Some of the landslides occurred soon after the last Ice Age, about 14,000 years ago as glaciers retreated, depressed ground rose again and sea levels began to climb. Others were more recent, including 10 landslides that occurred about 600 years ago.

“If they were all very old, we don’t have to worry too much” about future landslides, said Robert Marvinney, Maine state geologist and director of the Maine Department of Agriculture, Conservation and Forestry’s Bureau of Resource Information and Land Use Planning. “But if they occurred sporadically over time, these are still things that we have to think about when planning.”

The geologists’ research was incorporated into the Maine Emergency Management Agency’s 2019 “Maine State Hazard Mitigation Plan,” which is necessary for federal disaster relief eligibility and mitigation planning.

Lindsay Spigel, author of a report on landslides in Maine from the Maine Geological Survey, examines the site of a landslide in Arundel. She said, “We don’t have a lot of earthquakes in Maine on a regular basis so most of the landslides are because of wet conditions.” Photo by Amber Whittaker/Maine Geological Survey

Geologists have yet to determine why there was a cluster of landslides about 600 years ago, although earthquakes or major shifts in climate are potential culprits. Determining possible root causes would take additional time and extensive research.

But geologists have long known that a particular kind of geology in Maine, known as the Presumpscot Formation, is more susceptible to having the upper layers of earth move, sometimes slowly but other times suddenly and violently.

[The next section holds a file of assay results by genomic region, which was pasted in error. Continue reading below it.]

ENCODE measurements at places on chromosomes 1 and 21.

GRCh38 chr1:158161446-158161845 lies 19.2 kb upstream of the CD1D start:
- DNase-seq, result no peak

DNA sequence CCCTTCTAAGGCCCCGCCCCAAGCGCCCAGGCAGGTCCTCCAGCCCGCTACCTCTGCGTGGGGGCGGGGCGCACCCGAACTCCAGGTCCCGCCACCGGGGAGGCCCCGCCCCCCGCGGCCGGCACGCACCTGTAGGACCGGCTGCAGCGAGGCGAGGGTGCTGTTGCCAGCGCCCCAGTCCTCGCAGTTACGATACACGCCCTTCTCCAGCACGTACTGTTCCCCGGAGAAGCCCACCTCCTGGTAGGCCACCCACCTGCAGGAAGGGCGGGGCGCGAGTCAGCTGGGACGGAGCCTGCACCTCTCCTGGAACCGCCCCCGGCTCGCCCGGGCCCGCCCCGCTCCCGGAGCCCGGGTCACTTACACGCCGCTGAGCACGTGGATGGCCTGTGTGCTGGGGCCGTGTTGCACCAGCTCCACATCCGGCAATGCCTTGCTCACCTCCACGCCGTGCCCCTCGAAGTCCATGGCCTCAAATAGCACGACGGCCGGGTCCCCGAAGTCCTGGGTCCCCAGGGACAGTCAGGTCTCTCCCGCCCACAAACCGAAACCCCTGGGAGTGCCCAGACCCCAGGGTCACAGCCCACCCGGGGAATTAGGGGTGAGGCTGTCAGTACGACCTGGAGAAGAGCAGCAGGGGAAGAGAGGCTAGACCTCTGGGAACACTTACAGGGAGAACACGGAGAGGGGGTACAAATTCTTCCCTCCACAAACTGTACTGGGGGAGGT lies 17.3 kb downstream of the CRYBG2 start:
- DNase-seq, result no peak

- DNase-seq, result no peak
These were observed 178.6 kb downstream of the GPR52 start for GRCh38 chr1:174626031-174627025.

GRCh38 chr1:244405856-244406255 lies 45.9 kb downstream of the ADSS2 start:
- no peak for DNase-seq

Created by sea mud deposited in the late-glacial period, the Presumpscot Formation features a layer of “glaciomarine” mud that weathered into a hard, tan-colored clay as it was exposed to the atmosphere when the land gradually rebounded after the heavy glaciers retreated. The blue-gray layers of clay underneath the weathered layer, however, remains soft or “gooey.” And it’s that layer that can suddenly move after, say, an extended period of very wet weather or an earthquake.

“We don’t have a lot of earthquakes in Maine on a regular basis so most of the landslides are because of wet conditions,” Spigel said.

Perhaps the best-known recent landslide happened in Rockland in April 1996, when a roughly 50-foot bluff along the road leading to the Samoset Resort suddenly slumped into Rockland Harbor. The terrain moved over 400 feet, disturbed 3.5 acres of land and destroyed two homes.

The site is still visible today as a steeply sloping, grassy field leading to the mudflats along a road that is otherwise dotted with modest waterfront homes.

A landslide on Sept. 28, 1983, in Gorham carried 7 acres south and southwest into the Stroudwater River, taking with it a house and garage, several vehicles, a tank truck and a well drilling rig. Photo courtesy Michael E. Foley/Maine Geological Survey